14 TDRVVKAVPFPPSHRLTAKEVFDNDGKPRVDILKAHLMKEGRLEESVALRIITEGASILRQEKNLLDIDAPVTVCGDIHG Reprof CCCEEEEECCCCCCCEEEEEEECCCCCCEEEEEHHHECCCCCCCEEEEEEEEECCCCEEECCCCCCCCCCCEEEEECCCC PSIPRED CCCCCCCCCCCCCCCCCHHHCCCCCCCCCHHHHHHHHHCCCCCCHHHHHHHHHHHHHHHHHCCCEEEECCCEEEECCCCC DSSP CCCCCCCCCCCCCCCECHHHHECCCCCECHHHHHHHHHCCCCECHHHHHHHHHHHHHHHHCCCCEEEECCCEEEECCCCC 94 QFFDLMKLFEVGGSPANTRYLFLGDYVDRGYFSIECVLYLWALKILYPKTLFLLRGNHECRHLTEYFTFKQECKIKYSER Reprof HHHHHHEEEEECCCCCCCEEEEEEEECCCCEEEEEEEHHHHHHHCCCCCEEEEEECCCCCCEEEEEEEEEEEEEEEEECH PSIPRED HHHHHHHHHHHCCCCCCCCEEECCCCCCCCCCCHHHHHHHHHHHHCCCCCEEEECCCCHHHHHHCCCCHHHHHHHHCCHH DSSP CHHHHHHHHHHHCCCCCCCEEECCCCCCCCCCHHHHHHHHHHHHHHCCCCEEECCCCCCCHHHHHHCCHHHHHHHHCCHH 174 VYDACMDAFDCLPLAALMNQQFLCVHGGLSPEINTLDDIRKLDRFKEPPAYGPMCDILWSDPLEDFGNEKTQEHFTHNTV Reprof HHHHHHHHCCCCCHHHHHCCCEEEEECCCCCCCCCHHHHHHHHCCCCCCCCCCCEEEEECCCCCCCCCCCCCCECCCCCE PSIPRED HHHHHHHHHCCCHHHHHCCCCEEEECCCCCCCCCCHHHHHHCCCCCCCCCCCHHHHHHCCCCCCCCCCCCCCCCCCCCCC DSSP HHHHHHHHHCCCCCEEEECCCEEEECCCCCCCCCCHHHHHHCCCCCCCCCCCHHHHHHHCEECCCCCCCCCCCCEEECCC 254 RGCSYFYSYPAVCEFLQHNNLLSILRAHEAQDAGYRMYRKSQTTGFPSLITIFSAPNYLDVYNNKAAVLKYENNVMNIRQ Reprof CCEEEEECCCCEEEEHCCCCHHHHEHHHCCCCCCEEEEEECCCCCCCEEEEEEECCCEEEEECCCEEEEEECCCEEEEEE PSIPRED CCCCCCCCHHHHHHHHHHCCCCEEEEHHHHHHHHHHHHHCCCCCCCCCEEEEEECCCCCCCCCCEEEEEEECCCCCEEEE DSSP CCCCEEECHHHHHHHHHHCCCCEEEECCCCCCCCEEECCECCCCCCECEEEECCCCCHHHCCCCCEEEEEEECCEEEEEE 334 FNCSPHPYWLPNFMDVFTWSLPFVGEKVTEMLVNVLNICSSFEEAKGLDRINERMPPR Reprof ECCCCCCCCCCCCCEEEEEECCCCCHHHHHHHHHHHEECCEHHHHCCCCHHCCCCCCC PSIPRED ECCCCCCCCCCCCCCCCCCCHHHHHHHHHHHHHHHHHCCCCHHHHHHHHHHHHCCCCC DSSP ECCCCCCCCCHHHCCHHHHHHHHHHHHHHHHHHHHHCCCCCHHHHHHHHHHHHCCCCC
We compared the prediction performance of PSIPRED and Reprof via the Q3 score and the precision of the three secondary structure states H,E, and C. The Q3 score is identical to the accuracy, i.e. the number of correctly predicted states divided by the length of the protein. The precision of state X is the fraction of correct predictions of X, formally precision(X)=TP(X)/(TP(X)+FP(X)). <xr id="ss_acc"/> shows the results: PSIPRED clearly outperforms Reprof in all for cases. PSIPRED achieves an average accuracy of 87% which is significantly higher than 58% in case of Reprof. <figtable id="ss_acc">
|Method||Q3||Precision H||Precision E||Precision C|
Disordered regions are regions with a varying three-dimensional structure. Nevertheless, such regions can be functionally highly important: regulation, signalling, and flexible ligand binding are only some examples. DisProt<ref name="DisProt">Vucetic S, Obradovic Z, Vacic V, et al. (2005). "DisProt: a database of protein disorder". Bioinformatics</ref> is a curated databases of proteins with experimentally determined disordered regions. IUPred<ref name="IUPred">Zsuzsanna Dosztányi, Veronika Csizmók, Péter Tompa and István Simon (2005). "The Pairwise Energy Content Estimated from Amino Acid Composition Discriminates between Folded and Intrinsically Unstructured Proteins". J. Mol. Biol.</ref> is a method for predicting disordered regions ab-initio, i.e. based solely on the protein sequence. We compared the predictions of IUPred with the annotations in the DisProt database for all four example proteins. IUPred was called to predict long, global disorder regions (confer the protocol for details). Residues involved in disordered regions were defined as those with a probability of at least 50%. These residues were compared to the DisProt annotations: either by the UniProt entry itself if available, or by a significant homolog (e-value < 1e-3) for which a DisProt entry existed. We measured the performance of IUPred via the precision (TP/(TP+FP)), sensitivity (TP/(TP+FN)), and specificity (TN/(TN+FP)).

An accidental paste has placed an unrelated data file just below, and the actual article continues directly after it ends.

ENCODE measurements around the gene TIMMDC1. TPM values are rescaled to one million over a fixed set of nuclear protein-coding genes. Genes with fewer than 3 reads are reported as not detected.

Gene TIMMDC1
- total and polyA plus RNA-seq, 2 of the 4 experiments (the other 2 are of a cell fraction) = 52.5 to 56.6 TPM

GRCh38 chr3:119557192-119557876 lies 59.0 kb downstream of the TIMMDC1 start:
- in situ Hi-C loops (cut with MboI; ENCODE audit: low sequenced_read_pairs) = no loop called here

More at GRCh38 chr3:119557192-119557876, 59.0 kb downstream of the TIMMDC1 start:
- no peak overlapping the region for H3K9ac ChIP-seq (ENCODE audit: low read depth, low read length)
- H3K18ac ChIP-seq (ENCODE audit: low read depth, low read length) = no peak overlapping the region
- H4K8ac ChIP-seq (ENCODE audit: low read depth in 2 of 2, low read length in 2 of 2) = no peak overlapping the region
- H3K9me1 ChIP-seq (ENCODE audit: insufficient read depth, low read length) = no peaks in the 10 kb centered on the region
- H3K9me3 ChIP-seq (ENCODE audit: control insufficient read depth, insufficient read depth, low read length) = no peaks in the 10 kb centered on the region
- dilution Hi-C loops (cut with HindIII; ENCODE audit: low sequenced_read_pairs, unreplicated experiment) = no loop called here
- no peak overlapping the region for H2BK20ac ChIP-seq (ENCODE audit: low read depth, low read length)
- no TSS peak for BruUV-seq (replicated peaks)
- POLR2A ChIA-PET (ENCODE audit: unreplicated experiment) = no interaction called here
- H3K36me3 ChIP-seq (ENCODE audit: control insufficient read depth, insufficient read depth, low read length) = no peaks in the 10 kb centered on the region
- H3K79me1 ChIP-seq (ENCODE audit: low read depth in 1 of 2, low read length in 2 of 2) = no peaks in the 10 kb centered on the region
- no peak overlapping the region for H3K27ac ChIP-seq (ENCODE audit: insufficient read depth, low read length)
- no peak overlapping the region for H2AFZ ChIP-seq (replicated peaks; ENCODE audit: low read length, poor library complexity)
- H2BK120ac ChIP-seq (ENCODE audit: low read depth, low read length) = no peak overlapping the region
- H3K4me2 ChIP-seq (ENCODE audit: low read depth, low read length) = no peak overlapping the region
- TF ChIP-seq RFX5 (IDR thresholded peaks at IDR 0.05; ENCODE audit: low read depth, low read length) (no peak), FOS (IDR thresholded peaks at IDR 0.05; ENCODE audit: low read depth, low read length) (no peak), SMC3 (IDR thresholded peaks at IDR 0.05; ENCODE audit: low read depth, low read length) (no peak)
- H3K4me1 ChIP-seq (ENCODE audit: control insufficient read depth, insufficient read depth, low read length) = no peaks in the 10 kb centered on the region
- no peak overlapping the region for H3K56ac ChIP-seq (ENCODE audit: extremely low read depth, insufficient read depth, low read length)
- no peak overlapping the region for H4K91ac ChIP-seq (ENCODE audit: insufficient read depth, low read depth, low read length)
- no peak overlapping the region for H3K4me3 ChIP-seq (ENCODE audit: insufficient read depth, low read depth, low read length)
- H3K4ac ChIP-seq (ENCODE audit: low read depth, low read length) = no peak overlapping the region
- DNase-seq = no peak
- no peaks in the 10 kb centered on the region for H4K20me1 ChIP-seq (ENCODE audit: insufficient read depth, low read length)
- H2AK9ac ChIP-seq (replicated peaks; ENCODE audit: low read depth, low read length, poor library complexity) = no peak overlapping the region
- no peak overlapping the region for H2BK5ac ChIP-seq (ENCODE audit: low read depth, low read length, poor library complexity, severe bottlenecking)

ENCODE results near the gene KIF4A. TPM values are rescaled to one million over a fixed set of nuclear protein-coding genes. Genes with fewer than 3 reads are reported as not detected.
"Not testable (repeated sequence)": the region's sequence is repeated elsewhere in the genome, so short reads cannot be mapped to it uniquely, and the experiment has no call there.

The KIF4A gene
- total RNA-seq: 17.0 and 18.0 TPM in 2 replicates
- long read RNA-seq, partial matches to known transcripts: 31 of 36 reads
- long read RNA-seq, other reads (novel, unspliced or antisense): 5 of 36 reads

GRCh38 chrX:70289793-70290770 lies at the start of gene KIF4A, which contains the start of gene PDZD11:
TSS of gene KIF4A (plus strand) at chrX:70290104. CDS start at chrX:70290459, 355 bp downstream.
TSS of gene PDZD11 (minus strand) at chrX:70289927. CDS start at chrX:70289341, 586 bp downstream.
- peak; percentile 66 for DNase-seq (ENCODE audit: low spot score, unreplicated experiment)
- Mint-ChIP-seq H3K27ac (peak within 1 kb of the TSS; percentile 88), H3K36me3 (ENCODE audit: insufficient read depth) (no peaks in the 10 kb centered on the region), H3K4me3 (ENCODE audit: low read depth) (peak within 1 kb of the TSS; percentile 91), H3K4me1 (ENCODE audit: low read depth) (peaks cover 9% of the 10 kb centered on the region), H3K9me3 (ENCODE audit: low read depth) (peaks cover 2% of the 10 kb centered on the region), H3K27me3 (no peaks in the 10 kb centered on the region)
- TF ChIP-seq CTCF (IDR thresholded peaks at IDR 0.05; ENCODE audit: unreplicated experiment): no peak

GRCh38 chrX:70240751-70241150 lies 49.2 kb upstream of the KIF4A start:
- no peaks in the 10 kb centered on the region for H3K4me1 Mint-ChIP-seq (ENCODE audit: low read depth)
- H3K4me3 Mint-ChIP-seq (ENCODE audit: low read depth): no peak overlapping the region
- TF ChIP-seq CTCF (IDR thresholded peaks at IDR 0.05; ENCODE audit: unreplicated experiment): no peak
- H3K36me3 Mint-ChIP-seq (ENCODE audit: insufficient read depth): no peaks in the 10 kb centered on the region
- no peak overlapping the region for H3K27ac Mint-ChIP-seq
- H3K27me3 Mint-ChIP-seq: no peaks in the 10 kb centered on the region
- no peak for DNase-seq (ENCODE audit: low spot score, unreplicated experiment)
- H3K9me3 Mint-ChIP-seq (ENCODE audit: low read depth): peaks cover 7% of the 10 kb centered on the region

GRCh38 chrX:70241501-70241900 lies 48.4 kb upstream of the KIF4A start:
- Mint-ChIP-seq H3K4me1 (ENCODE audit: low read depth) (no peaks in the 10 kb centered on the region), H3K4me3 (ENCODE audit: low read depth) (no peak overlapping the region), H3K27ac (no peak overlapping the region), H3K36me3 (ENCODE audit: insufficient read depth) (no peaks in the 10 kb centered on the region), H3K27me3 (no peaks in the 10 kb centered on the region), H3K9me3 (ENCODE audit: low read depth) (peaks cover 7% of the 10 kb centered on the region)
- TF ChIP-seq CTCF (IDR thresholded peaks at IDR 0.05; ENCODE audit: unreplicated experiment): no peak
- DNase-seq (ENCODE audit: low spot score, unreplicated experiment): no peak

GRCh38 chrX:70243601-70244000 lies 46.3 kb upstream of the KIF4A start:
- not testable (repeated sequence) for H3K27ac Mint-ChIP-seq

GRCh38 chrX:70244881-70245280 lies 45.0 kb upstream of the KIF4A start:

Neither Glycosylceramidase (P04062) nor a homologous protein is annotated in DisProt. This might be due to lacking experimental data or, which is more likely, due to lacking disordered regions. The latter assumption is supported by the highly structured protein complex 1OGS (<xr id="fig:ss_P04062"/>). However, IUOred predicts some disordered residues with a probability >= 50%.